I entered this piece in a contest for A Cup of Comfort for Dog Lovers II (without pic) it didn't win to be entered in the book but I thought I would share anyway.
Gracie walked into the room for the third time and angrily puffed her breath through her nose and shook the overgrown multi-shade of brown bangs from in front of her eyes to show just how irritated she had become. I could tell she was at the end of her tether this time because I had heard her nails tapping on the wood floor like the clicking of an angry woman’s three inch heels. She stood looking at me in frustration and whined softly. Gracie needed to go out. Each of the three times I’d heard her ringing the bells that were hanging from the front door’s knob, I had told myself I was much too busy and just couldn’t stop what I was doing. This time her puff and whine was my undoing, everyone in the house knew that once Gracie did the little drama act someone was going to have to clean the floor.
Gracie is our double-terrier. Double because she is part Silky and Yorkie. She has been in the family for over seven years, I call her d-o-g, my middle daughter sarcastically calls her ‘another sibling’ and my youngest just loves her unconditionally, the same way Gracie loves her. We can’t even call Mhia’s name from the other room without Gracie standing at attention and barking as if to say ‘leave my Mhia alone’. She will stand in protection mode between anyone and Mhia.
I have had many dogs in my life, but Gracie is the first for Mhia. I remember moving into our home and noticing how Mhia as the youngest seemed to be on the outside. Though all of the girls were home-schooled she seemed to always be the one by herself. I had my job and the other daughters were closer to each other in age. I had been praying on the idea of getting a pet. I wanted Mhia to have a dog that would be devoted to her, easy to train and cute. And then I met Gracie. Not the dog, but a little girl in the child care center where I worked. We started in the center on the same day and for some reason she chose me to cling to. I have worked with many children, but we just seemed to click. When her dog had puppies they gave me one and we now have our own Gracie.
No one who even remotely knows our family thinks of Gracie as a dog. She is so human. When she got her first ‘bad’ hair cut from a groomer she stayed in the bedroom and wouldn’t let anyone see her. She doesn’t jump on or sniff a person’s unmentionables. She refuses to eat off of the floor or your hand. You can put your plate of food on the table or the floor and she will back away. She is not a beggar. Gracie has taught my extended family that all dogs are not creatures to avoid. During the three week stay with my sister during the Hurricane Rita she taught twenty-three people in a two bedroom home how to accept inconveniences. She just loved on everyone and slept wherever there was an empty spot.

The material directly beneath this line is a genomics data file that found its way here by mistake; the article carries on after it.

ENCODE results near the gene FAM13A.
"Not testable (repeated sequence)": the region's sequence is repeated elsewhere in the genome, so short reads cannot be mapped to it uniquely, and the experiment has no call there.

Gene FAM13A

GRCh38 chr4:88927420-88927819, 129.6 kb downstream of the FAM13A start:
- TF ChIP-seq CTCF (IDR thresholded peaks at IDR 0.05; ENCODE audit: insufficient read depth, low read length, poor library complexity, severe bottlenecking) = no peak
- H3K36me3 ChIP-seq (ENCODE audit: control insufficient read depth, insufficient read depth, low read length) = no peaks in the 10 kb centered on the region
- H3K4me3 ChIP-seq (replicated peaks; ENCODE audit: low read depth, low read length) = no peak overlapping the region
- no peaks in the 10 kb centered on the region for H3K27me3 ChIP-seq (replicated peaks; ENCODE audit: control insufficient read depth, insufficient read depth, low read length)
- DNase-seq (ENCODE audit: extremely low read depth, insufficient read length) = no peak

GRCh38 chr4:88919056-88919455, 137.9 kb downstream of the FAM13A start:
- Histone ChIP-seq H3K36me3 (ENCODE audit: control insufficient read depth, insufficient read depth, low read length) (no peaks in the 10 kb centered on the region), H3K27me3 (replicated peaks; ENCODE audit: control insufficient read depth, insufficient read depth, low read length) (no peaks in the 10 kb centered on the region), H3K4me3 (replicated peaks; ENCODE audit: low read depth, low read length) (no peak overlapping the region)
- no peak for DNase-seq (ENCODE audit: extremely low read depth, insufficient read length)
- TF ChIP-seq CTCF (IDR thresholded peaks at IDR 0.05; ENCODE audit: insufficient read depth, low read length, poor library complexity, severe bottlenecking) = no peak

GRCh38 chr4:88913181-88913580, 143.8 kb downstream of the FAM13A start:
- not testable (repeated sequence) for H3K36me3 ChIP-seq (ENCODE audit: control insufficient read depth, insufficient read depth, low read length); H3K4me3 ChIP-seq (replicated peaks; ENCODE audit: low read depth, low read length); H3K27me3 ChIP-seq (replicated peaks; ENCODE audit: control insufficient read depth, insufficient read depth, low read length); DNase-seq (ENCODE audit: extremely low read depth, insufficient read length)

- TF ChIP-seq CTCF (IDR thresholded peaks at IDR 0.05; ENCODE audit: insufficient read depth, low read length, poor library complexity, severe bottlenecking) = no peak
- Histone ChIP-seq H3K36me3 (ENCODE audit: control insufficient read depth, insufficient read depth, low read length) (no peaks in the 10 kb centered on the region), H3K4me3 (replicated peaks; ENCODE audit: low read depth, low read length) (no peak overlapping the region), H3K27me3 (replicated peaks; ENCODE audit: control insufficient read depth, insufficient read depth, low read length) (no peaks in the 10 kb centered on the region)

Gracie is so obedient that she never crosses the threshold to go outside without her leash. I wish children listened as well. Once, a young relative of mine turned off the flames to a space heater in the bathroom and no one knew. Gracie kept barking at the child and we kept correcting her behavior, but she wouldn’t back down. She walked around in circles she was so irritated. I finally asked the kid what he had done and as if on cue Grace went to the bathroom door and barked. The odor of gas was starting to spread. I guess you can say she saved our lives because she has done so in more ways than one. I believe that with the entrance of Gracie in our lives she has taught us many values. One is the value of waiting and loyalty to the one you love. She will sit in the foyer and wait for whichever family member that has not come home. Once that person is safely in the door, has received her welcoming smile, Gracie will go and lay under the couch.
Secondly she taught us the value of not judging others by what they look like. During the Rita hurricane we had to leave Gracie for three days with a family we did not know. These people said they would have to leave her outside because she was a dog and they were allergic. When we called to check on Gracie the first night they said she looked so sad they had to give her a bath and let her stay inside. By the time we went to get her they were raving on what a good girl she was and how much they had liked having her there.
I have never known a dog that can just use her attitude and body movements to let you know what she wants. She has a different way of moving when asked if she wants to eat, have a snack, go out, wants a bath, or wants water. People have told me that Terriers are really smart. Gracie is the first Terrier I have ever owned and with her being a double I feel that we have been twice blessed. She can tell if I will play with her just by the speed in which I walk. If I move my feet really slow she immediately crouches down, butt in the air and waits to pounce at my toes. If I swing my hand in front of her face she stands on her hind legs and tries to hit at me as if she is boxing. She is so funny.
Loving Gracie has taught me to pay more attention to people, to have enough care for a person to learn the little nuances in their character and habits and to take time to just sit quietly when being quiet is the greatest comfort you can give.